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Homework Help: Kinematics - Acceleration equation confustion

  1. Jul 13, 2012 #1
    Kinematics -- Acceleration equation confustion

    I have been following a derivation and can't quite wrap my head round what is happening. I don't know if the person who wrote it has made a mistake somewhere or I am making the mistake.

    I am informed that

    [tex]a = \frac{dv}{dt}[/tex]

    Fine. Then I am told

    [tex]a= \frac{dv}{dx}\frac{dx}{dt}[/tex]

    (which is odd, one moment it is dv/dt now it seems to be dv/dx)

    and that I should convince myself that this is the acceleration through a cross multiplication.... but I did it and I got

    [tex]\frac{dvdt}{dx dx}[/tex]

    This surely isn't acceleration, have I made a mistake somewhere? And if the person I am following is wrong, what is the correct way to state this...?

    They further said that


    is just velocity, so they end up with

    [tex]a = v \frac{dv}{dx}[/tex]

    Can someone help?
  2. jcsd
  3. Jul 13, 2012 #2
    Re: Kinematics


    The acceleration a does NOT seem to be dv/dx.

    It would seem that a is dv/dx if we have a = dv/dx and we do not have that because we have instead that

    a = (dv/dx)(dx/dt).
  4. Jul 13, 2012 #3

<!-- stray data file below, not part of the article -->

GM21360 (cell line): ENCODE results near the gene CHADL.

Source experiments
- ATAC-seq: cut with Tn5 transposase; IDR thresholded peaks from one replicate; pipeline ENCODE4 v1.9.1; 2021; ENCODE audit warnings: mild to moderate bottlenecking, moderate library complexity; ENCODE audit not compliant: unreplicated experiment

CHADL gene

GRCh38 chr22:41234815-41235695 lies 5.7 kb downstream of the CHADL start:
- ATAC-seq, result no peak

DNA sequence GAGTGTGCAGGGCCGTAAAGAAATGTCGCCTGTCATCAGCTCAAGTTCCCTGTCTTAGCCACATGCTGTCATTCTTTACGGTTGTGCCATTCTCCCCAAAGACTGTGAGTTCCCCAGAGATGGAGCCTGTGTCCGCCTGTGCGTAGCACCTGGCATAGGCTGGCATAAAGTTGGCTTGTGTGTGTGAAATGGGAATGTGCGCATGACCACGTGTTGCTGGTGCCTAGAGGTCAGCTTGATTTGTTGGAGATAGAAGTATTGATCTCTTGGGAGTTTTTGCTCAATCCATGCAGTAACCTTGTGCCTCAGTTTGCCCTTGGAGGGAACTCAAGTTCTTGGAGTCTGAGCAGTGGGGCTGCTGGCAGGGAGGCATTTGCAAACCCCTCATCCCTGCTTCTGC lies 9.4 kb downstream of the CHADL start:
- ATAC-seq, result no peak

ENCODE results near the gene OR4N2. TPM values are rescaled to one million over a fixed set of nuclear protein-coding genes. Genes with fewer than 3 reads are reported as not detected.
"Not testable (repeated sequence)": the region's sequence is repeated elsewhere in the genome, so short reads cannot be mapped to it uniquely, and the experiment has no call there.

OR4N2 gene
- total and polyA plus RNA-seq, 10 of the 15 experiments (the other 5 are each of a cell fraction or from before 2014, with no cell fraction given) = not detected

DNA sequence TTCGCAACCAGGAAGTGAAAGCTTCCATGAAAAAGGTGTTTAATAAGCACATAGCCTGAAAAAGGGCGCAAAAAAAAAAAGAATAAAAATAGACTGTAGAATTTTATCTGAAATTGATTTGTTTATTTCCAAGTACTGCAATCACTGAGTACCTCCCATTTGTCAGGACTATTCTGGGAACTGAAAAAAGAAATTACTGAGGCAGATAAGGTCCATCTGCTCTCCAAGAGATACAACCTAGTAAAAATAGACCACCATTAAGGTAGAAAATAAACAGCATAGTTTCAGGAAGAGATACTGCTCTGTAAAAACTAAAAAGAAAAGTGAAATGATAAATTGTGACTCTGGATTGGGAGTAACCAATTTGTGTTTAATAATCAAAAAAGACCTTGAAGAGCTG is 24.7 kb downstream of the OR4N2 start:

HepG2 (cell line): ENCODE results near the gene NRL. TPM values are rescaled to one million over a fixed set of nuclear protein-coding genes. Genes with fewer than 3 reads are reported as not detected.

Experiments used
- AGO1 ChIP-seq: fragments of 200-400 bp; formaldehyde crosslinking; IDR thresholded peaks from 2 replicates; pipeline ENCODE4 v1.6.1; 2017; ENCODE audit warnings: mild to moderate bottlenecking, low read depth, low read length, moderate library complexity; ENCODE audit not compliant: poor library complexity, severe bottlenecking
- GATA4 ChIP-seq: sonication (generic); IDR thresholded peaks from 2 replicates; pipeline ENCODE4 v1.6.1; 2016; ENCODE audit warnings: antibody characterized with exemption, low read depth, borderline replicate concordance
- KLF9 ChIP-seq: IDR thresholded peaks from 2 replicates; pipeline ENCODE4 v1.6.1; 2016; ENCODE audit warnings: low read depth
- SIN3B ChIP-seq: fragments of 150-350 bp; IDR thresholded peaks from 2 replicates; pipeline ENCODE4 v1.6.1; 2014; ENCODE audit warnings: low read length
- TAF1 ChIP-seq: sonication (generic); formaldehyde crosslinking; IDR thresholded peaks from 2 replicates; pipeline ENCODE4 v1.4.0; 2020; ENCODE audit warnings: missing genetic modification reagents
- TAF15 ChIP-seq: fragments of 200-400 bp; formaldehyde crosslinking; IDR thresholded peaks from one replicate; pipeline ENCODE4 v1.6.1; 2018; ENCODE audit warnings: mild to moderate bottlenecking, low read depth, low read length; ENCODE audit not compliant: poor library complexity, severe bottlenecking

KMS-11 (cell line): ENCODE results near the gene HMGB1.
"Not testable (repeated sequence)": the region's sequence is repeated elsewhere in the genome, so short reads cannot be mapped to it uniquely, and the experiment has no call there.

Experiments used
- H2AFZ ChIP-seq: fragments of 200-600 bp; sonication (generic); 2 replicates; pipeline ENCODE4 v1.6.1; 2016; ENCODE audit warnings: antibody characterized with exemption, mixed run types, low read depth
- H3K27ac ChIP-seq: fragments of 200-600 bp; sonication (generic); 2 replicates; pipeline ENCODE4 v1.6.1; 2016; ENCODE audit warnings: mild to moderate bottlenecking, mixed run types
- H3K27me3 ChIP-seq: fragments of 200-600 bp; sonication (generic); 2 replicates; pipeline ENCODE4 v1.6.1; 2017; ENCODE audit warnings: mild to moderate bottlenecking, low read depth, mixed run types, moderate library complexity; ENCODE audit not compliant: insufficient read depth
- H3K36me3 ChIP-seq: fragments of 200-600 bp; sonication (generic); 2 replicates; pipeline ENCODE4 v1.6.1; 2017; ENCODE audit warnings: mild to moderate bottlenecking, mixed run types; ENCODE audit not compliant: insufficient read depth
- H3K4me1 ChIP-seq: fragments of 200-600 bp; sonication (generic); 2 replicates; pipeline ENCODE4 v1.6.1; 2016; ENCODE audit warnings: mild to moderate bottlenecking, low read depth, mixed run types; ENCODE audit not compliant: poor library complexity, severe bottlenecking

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    Homework Helper

    Re: Kinematics

    Assume that the acceleration is function of the position x: a=a(x(t)), a composite function of t. You get the derivative with respect to t if you derive with respect to x first then derive x with respect to t.


  5. Jul 13, 2012 #4
    Re: Kinematics

    Hi help1please,
    you just messed up your cross multiplication
    dv/dx * dx/dt is not dvdt/dxdx but dvdx/dtdx as you can see, you could just as well simplify by the 'artificially' injected dx/dx (=1) and get back to a=dv/dt

  6. Jul 13, 2012 #5


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    Gold Member

    Re: Kinematics

    Acceleration is (dv/dt) but by application of the chain rule this can be written as a = (dv/dx)(dx/dt) because we are effectively cancelling out the dx top and bottom.
    (I say effectively because dx is really a differential operator)

    In your last eqn, (dx/dt) = v so we get a = v (dv/dx)

    This sort of chain rule application can be important if you want to find the velocity of a particle as a function of position, acceleration as function of velocity etc.., although this requires some extra mathematics.(Separable diff eqns)
  7. Jul 13, 2012 #6


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    Gold Member

    Re: Kinematics

    You probably understand it by now but..

    a = dv/dt

    Multiply top and bottom by dx

    = (dv/dt)(dx/dx)


    = (dv/dx)(dx/dt)
  8. Jul 13, 2012 #7
    Re: Kinematics

    That's simply some manipulation (multiplying numerator and denominator by same thing), scratch out dx from numerator and denominator, you get the same expression as before. :wink:
  9. Jul 16, 2012 #8
    Re: Kinematics

    I didn't mess up anything, it was work I was following and noticed something was wrong, that's all. But thanks!
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